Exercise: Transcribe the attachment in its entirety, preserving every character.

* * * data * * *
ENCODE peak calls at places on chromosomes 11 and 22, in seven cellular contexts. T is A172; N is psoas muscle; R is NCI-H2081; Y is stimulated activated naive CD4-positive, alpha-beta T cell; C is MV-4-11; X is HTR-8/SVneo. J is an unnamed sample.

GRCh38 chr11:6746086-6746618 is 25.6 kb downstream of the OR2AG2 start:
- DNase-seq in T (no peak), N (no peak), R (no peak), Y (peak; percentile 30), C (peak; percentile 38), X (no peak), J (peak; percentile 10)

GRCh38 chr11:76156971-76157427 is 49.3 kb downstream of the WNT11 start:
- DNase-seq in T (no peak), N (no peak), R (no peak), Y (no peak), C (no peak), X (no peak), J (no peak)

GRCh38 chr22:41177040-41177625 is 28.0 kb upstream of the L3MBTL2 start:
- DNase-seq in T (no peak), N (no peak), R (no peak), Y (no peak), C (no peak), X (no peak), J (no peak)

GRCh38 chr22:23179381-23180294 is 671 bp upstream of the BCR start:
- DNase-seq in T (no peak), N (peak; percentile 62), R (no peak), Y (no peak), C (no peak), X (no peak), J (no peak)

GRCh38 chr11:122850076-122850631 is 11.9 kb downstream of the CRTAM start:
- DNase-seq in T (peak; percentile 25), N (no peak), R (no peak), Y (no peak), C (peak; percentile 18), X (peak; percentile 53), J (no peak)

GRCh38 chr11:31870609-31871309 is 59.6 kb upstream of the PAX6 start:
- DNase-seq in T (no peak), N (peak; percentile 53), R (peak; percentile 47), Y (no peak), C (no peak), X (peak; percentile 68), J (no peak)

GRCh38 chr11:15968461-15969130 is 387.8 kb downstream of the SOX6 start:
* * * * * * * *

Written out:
ENCODE peak calls at places on chromosomes 11 and 22, in seven cellular contexts. T is A172; N is psoas muscle; R is NCI-H2081; Y is stimulated activated naive CD4-positive, alpha-beta T cell; C is MV-4-11; X is HTR-8/SVneo. J is an unnamed sample.

GRCh38 chr11:6746086-6746618 is 25.6 kb downstream of the OR2AG2 start:
- DNase-seq in T (no peak), N (no peak), R (no peak), Y (peak; percentile 30), C (peak; percentile 38), X (no peak), J (peak; percentile 10)

GRCh38 chr11:76156971-76157427 is 49.3 kb downstream of the WNT11 start:
- DNase-seq in T (no peak), N (no peak), R (no peak), Y (no peak), C (no peak), X (no peak), J (no peak)

GRCh38 chr22:41177040-41177625 is 28.0 kb upstream of the L3MBTL2 start:
- DNase-seq in T (no peak), N (no peak), R (no peak), Y (no peak), C (no peak), X (no peak), J (no peak)

GRCh38 chr22:23179381-23180294 is 671 bp upstream of the BCR start:
- DNase-seq in T (no peak), N (peak; percentile 62), R (no peak), Y (no peak), C (no peak), X (no peak), J (no peak)

GRCh38 chr11:122850076-122850631 is 11.9 kb downstream of the CRTAM start:
- DNase-seq in T (peak; percentile 25), N (no peak), R (no peak), Y (no peak), C (peak; percentile 18), X (peak; percentile 53), J (no peak)

GRCh38 chr11:31870609-31871309 is 59.6 kb upstream of the PAX6 start:
- DNase-seq in T (no peak), N (peak; percentile 53), R (peak; percentile 47), Y (no peak), C (no peak), X (peak; percentile 68), J (no peak)

GRCh38 chr11:15968461-15969130 is 387.8 kb downstream of the SOX6 start: